The runners, Diana says, moved in on her because theythought she was vulnerable. "I got straight-out, flat-outconned. I also noticed that they were starting to move into allof these groups that I had told Debbie about during thecourse of our canning," In fact, Diana -- who reproachesherself for sounding incoherent -- has not discussed therunners with an outsider before. "I feel like a jerk," she says.Juan Mattatall, the former church member who was trying towin custody of his five church-bound children, stayed withher. He was considered a good person until he started tryingto regain his children and the church turned on him. Suddenlythere were rumors that he had raped a young girl in thechurch community.
"Debbie played me on every single emotional point that Ihad. They had been through every single low-income,hard-pressed organization up here. I'm a patsy, you know.They started feeding back to me the fact that I am a patsy.They pushed me all the way down to the bottom of my basicmorality, and I discovered I was all right. So in a way theydid me a favor. But it also took me six months to pick up thepieces . . . . I believe they had designs on my son.
"I'm good at growing gardens," Diana says. "Debbie told memy expertise was gardens. Juan Mattatall's exper- tise is thathe knows all the wild herbs and edible plants. Knowsenough that they can survive up here all year round on whatcan be found in the woods, and that was his expertise. WhenI began to see how they were using us, I panicked and Ikicked them out. Then I started getting phone calls --southern voices -- threatening my life." DECEMBER 1984 ú67 Diana's friend Cheryl has been told by Isaac ("their sexsymbol, their bait") that if she were to join the cult, shewould be "treated like a queen." D.T. says he thinks thechurch was after his kids and his wife. "After I met them theyplayed nice-nice to me, asking me to teach them things. AndI was finding books in their library -- books on growingthings, you know what I mean?" His books disap- peared,he says; so did his wife and kids.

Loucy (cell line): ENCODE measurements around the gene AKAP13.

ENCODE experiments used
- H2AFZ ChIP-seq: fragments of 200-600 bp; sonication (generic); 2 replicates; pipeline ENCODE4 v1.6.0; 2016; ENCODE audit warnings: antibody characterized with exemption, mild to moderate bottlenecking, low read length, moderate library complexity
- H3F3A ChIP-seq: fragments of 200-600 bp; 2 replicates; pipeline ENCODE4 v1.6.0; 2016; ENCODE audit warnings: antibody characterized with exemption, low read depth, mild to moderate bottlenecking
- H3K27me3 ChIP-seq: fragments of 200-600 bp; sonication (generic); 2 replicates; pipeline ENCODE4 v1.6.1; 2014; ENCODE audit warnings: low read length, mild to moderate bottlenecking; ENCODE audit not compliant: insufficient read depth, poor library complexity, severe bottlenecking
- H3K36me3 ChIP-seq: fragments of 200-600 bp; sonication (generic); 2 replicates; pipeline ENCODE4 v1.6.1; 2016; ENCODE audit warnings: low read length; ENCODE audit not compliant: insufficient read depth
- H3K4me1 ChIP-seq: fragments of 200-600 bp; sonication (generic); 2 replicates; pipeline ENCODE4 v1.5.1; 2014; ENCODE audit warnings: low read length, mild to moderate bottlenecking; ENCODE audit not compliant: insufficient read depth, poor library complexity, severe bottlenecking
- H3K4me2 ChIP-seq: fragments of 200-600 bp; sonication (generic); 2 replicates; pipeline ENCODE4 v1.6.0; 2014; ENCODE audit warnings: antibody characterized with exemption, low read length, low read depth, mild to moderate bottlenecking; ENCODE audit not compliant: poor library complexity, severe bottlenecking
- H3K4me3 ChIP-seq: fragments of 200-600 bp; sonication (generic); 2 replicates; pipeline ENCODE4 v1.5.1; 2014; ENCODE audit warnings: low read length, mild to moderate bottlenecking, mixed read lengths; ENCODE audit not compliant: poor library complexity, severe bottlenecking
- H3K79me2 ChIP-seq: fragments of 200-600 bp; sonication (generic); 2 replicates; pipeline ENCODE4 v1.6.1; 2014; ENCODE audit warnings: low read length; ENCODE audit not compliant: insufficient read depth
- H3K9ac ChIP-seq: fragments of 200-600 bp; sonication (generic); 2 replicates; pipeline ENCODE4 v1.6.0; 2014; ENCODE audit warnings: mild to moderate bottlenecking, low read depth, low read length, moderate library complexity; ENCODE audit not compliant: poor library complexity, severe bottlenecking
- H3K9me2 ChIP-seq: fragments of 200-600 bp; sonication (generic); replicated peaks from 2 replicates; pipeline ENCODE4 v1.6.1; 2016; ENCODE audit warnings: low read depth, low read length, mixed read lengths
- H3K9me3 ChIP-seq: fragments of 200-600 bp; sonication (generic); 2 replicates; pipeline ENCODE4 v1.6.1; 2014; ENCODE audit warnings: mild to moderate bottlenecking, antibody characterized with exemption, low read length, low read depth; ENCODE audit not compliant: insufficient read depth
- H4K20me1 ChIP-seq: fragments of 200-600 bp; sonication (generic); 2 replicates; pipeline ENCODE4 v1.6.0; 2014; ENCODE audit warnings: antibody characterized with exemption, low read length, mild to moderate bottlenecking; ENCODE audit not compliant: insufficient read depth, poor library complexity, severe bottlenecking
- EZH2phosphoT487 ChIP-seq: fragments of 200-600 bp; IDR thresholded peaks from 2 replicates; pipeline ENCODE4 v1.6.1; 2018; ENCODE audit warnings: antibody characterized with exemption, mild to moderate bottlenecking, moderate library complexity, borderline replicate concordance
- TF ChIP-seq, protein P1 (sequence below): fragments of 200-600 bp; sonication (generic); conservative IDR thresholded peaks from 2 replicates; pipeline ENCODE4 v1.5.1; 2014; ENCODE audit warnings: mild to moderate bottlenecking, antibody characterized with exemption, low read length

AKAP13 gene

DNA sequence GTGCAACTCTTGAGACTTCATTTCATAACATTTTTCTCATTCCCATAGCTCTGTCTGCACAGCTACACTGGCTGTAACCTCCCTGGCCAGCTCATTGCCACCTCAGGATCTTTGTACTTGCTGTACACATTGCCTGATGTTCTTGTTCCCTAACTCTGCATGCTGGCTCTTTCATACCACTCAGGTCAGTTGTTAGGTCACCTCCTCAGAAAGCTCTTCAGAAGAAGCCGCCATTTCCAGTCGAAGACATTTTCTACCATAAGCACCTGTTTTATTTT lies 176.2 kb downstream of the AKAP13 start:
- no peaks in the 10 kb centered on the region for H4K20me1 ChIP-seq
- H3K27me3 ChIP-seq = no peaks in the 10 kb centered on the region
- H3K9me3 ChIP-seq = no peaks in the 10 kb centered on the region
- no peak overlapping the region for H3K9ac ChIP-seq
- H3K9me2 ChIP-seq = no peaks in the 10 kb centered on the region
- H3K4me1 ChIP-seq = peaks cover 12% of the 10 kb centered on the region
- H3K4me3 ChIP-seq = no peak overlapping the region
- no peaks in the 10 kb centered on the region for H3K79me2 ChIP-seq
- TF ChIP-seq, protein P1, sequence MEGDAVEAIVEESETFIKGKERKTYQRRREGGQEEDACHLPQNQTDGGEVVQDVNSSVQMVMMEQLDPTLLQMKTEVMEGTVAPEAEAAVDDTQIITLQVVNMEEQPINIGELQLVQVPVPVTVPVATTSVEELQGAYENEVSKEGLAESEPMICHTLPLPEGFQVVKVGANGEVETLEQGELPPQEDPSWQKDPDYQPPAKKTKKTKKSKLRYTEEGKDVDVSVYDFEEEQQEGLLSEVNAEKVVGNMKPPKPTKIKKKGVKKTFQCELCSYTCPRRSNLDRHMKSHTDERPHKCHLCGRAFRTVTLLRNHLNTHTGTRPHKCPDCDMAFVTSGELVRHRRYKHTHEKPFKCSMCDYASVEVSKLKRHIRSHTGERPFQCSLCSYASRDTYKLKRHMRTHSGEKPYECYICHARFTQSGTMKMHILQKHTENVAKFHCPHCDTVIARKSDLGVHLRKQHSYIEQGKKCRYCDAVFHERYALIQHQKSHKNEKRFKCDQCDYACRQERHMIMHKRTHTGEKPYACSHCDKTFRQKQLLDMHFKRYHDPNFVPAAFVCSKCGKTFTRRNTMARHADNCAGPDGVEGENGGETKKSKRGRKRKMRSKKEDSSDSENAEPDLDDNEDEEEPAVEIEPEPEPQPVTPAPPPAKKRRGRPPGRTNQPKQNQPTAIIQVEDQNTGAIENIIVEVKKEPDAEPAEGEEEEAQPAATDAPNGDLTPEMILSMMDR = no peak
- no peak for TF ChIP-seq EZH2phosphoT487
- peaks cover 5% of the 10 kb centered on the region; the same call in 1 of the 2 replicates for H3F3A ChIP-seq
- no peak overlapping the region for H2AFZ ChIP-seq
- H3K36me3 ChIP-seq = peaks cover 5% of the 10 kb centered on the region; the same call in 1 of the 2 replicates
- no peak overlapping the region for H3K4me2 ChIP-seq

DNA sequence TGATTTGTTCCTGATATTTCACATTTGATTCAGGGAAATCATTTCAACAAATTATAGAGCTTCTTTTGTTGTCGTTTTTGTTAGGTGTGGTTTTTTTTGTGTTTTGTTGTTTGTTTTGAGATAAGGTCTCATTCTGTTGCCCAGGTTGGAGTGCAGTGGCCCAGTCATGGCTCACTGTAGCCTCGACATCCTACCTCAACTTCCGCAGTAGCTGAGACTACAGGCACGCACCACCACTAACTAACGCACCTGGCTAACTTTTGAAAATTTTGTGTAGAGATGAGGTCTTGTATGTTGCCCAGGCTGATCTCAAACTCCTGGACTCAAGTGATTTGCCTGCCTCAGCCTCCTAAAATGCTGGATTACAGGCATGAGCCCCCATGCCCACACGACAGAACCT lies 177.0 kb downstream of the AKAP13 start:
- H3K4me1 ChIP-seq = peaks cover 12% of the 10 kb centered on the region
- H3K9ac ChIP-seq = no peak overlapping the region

This sounds like crazy talk and Diana knows it: "Either I amcrazy or I am not, and I don't think I'm crazy," she says.Diana is so trusting one is afraid for her, she wishes to be ofuse. She locks her door now. She has a watchdog. She triesnever to let her child out of her sight. She is moving awayfrom Island Pond because three-year-old Isaac will be goingto day school next year. Perfectly composed when shespeaks of anything else, when she talks about the cult sheshakes. The cult robbed her of her goodwill, her easy faith inthe goodness of others. She will never forgive them.
I never did get to speak to the people Diana and Cheryl andD.T. refer to as runners; they sent word out that they wouldnot talk to me. Al Bresciani says they are "friends of thechurch -- like me." ' "
DIANA AND HER SON and I are sitting at the edge of thepond: "I will catch you a fish, Barbara," the three-year-oldIsaac says. He is pretending a twig is a fishing rod. "I willcatch you a chocolate-chip fish." He deposits the"chocolate-chip fish" in my lap -- sweet little boy, I've justtold him chocolate-chocolate-chip is my favorite ice cream-- and then he catches a "fierce red fish" and then a"strawberry fish" (strawberry is his favorite flavor), and thenwe eat the fish, which has been cooked, he says, by "watermagic." He hugs me. For this enchanting piece of business,this child, whose brown eyes gaze into mine with perfecttrust, would be beaten if he were a child of the cult.